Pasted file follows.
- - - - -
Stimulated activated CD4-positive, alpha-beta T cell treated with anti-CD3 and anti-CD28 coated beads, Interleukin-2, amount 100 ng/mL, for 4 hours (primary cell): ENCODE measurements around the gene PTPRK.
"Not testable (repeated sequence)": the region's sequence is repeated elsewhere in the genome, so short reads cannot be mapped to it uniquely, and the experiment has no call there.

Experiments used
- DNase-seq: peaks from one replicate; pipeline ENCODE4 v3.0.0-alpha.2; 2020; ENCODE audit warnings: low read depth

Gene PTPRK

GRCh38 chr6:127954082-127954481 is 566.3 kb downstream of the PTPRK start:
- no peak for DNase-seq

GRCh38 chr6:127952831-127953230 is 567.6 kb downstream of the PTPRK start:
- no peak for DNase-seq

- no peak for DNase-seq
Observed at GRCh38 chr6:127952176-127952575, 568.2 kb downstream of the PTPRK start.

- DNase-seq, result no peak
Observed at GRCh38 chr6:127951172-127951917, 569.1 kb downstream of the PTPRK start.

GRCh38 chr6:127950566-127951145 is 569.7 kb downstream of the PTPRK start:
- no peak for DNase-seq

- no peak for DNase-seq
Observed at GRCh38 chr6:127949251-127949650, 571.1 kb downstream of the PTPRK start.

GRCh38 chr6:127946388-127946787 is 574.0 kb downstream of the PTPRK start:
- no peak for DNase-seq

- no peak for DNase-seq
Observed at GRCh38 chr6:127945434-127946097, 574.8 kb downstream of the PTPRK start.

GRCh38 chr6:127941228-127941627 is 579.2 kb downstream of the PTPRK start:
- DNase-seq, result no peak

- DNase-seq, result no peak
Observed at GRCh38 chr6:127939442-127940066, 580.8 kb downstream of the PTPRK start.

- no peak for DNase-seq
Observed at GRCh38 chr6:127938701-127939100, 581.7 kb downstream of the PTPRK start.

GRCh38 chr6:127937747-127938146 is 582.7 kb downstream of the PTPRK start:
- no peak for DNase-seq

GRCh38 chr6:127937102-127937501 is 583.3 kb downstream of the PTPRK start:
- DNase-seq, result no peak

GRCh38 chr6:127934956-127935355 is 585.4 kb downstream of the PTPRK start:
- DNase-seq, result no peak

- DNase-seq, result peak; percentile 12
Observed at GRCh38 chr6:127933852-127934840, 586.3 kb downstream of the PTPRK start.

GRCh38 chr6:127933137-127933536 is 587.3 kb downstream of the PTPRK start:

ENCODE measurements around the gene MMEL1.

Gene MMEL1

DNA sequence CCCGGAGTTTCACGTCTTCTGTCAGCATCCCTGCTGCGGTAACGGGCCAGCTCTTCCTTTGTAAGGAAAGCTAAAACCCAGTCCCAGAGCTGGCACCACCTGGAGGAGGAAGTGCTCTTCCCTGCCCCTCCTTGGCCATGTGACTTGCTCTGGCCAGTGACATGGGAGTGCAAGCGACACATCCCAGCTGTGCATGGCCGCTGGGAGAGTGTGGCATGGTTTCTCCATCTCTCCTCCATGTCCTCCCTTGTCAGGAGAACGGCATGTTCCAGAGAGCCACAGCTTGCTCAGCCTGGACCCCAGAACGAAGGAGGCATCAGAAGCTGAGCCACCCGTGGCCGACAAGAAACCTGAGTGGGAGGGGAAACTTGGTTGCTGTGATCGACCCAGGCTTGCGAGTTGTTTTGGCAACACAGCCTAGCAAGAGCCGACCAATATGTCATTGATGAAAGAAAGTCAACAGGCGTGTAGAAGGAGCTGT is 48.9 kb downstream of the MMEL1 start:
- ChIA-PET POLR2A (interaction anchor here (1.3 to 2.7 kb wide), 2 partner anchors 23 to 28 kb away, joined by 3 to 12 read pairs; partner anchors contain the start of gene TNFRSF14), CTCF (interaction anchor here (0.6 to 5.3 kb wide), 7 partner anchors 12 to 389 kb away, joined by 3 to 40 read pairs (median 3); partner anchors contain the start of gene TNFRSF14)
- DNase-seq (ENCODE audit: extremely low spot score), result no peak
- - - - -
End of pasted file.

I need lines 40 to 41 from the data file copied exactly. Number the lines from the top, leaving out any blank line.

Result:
- ChIA-PET POLR2A (interaction anchor here (1.3 to 2.7 kb wide), 2 partner anchors 23 to 28 kb away, joined by 3 to 12 read pairs; partner anchors contain the start of gene TNFRSF14), CTCF (interaction anchor here (0.6 to 5.3 kb wide), 7 partner anchors 12 to 389 kb away, joined by 3 to 40 read pairs (median 3); partner anchors contain the start of gene TNFRSF14)
- DNase-seq (ENCODE audit: extremely low spot score), result no peak